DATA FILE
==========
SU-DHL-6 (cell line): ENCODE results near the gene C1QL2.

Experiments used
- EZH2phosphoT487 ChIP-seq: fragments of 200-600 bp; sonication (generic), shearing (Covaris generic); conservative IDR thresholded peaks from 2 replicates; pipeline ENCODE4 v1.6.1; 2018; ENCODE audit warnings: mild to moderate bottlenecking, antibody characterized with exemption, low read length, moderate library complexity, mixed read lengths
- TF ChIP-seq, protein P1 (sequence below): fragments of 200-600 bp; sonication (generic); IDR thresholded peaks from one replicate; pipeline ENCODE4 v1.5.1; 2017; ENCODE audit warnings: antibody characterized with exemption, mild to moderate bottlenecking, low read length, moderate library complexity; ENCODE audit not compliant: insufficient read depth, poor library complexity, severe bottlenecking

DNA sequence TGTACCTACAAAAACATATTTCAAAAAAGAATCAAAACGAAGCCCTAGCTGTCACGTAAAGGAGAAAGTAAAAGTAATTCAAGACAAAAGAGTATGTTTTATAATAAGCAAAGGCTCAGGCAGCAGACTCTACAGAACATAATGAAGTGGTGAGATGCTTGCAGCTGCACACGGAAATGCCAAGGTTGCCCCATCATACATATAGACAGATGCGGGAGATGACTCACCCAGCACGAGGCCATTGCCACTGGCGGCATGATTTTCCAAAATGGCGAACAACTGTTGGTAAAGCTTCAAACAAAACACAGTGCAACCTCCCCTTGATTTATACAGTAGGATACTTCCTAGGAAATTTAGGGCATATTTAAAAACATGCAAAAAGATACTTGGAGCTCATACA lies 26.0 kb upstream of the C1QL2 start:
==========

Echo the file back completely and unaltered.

SU-DHL-6 (cell line): ENCODE results near the gene C1QL2.

Experiments used
- EZH2phosphoT487 ChIP-seq: fragments of 200-600 bp; sonication (generic), shearing (Covaris generic); conservative IDR thresholded peaks from 2 replicates; pipeline ENCODE4 v1.6.1; 2018; ENCODE audit warnings: mild to moderate bottlenecking, antibody characterized with exemption, low read length, moderate library complexity, mixed read lengths
- TF ChIP-seq, protein P1 (sequence below): fragments of 200-600 bp; sonication (generic); IDR thresholded peaks from one replicate; pipeline ENCODE4 v1.5.1; 2017; ENCODE audit warnings: antibody characterized with exemption, mild to moderate bottlenecking, low read length, moderate library complexity; ENCODE audit not compliant: insufficient read depth, poor library complexity, severe bottlenecking

DNA sequence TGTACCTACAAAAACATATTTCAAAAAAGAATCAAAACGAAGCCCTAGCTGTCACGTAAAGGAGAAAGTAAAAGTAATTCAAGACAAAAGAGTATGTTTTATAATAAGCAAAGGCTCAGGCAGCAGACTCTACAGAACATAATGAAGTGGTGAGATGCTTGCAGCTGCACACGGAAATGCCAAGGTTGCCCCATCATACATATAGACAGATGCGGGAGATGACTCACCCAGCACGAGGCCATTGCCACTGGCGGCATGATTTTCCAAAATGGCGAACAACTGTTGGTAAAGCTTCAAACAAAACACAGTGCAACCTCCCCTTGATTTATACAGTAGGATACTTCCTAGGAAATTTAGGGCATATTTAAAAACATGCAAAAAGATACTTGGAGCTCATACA lies 26.0 kb upstream of the C1QL2 start: